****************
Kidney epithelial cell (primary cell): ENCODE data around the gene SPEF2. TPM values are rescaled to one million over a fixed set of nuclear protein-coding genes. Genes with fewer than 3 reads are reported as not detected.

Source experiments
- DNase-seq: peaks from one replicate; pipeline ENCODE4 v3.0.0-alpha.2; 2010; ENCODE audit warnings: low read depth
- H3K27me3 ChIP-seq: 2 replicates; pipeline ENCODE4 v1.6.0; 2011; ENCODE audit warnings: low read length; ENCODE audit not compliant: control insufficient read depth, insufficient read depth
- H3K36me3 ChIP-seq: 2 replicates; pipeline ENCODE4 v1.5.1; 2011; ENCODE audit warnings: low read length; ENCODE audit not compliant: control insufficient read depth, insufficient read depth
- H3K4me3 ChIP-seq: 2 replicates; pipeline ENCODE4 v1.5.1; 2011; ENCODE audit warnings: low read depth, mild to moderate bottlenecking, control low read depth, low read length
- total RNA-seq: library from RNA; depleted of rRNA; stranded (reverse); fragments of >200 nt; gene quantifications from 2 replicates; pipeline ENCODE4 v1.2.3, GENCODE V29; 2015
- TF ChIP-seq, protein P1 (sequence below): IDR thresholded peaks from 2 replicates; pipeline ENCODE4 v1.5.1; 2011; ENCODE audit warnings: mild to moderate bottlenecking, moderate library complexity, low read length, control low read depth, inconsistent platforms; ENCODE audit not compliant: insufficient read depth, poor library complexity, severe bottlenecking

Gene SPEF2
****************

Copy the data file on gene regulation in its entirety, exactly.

Kidney epithelial cell (primary cell): ENCODE data around the gene SPEF2. TPM values are rescaled to one million over a fixed set of nuclear protein-coding genes. Genes with fewer than 3 reads are reported as not detected.

Source experiments
- DNase-seq: peaks from one replicate; pipeline ENCODE4 v3.0.0-alpha.2; 2010; ENCODE audit warnings: low read depth
- H3K27me3 ChIP-seq: 2 replicates; pipeline ENCODE4 v1.6.0; 2011; ENCODE audit warnings: low read length; ENCODE audit not compliant: control insufficient read depth, insufficient read depth
- H3K36me3 ChIP-seq: 2 replicates; pipeline ENCODE4 v1.5.1; 2011; ENCODE audit warnings: low read length; ENCODE audit not compliant: control insufficient read depth, insufficient read depth
- H3K4me3 ChIP-seq: 2 replicates; pipeline ENCODE4 v1.5.1; 2011; ENCODE audit warnings: low read depth, mild to moderate bottlenecking, control low read depth, low read length
- total RNA-seq: library from RNA; depleted of rRNA; stranded (reverse); fragments of >200 nt; gene quantifications from 2 replicates; pipeline ENCODE4 v1.2.3, GENCODE V29; 2015
- TF ChIP-seq, protein P1 (sequence below): IDR thresholded peaks from 2 replicates; pipeline ENCODE4 v1.5.1; 2011; ENCODE audit warnings: mild to moderate bottlenecking, moderate library complexity, low read length, control low read depth, inconsistent platforms; ENCODE audit not compliant: insufficient read depth, poor library complexity, severe bottlenecking

Gene SPEF2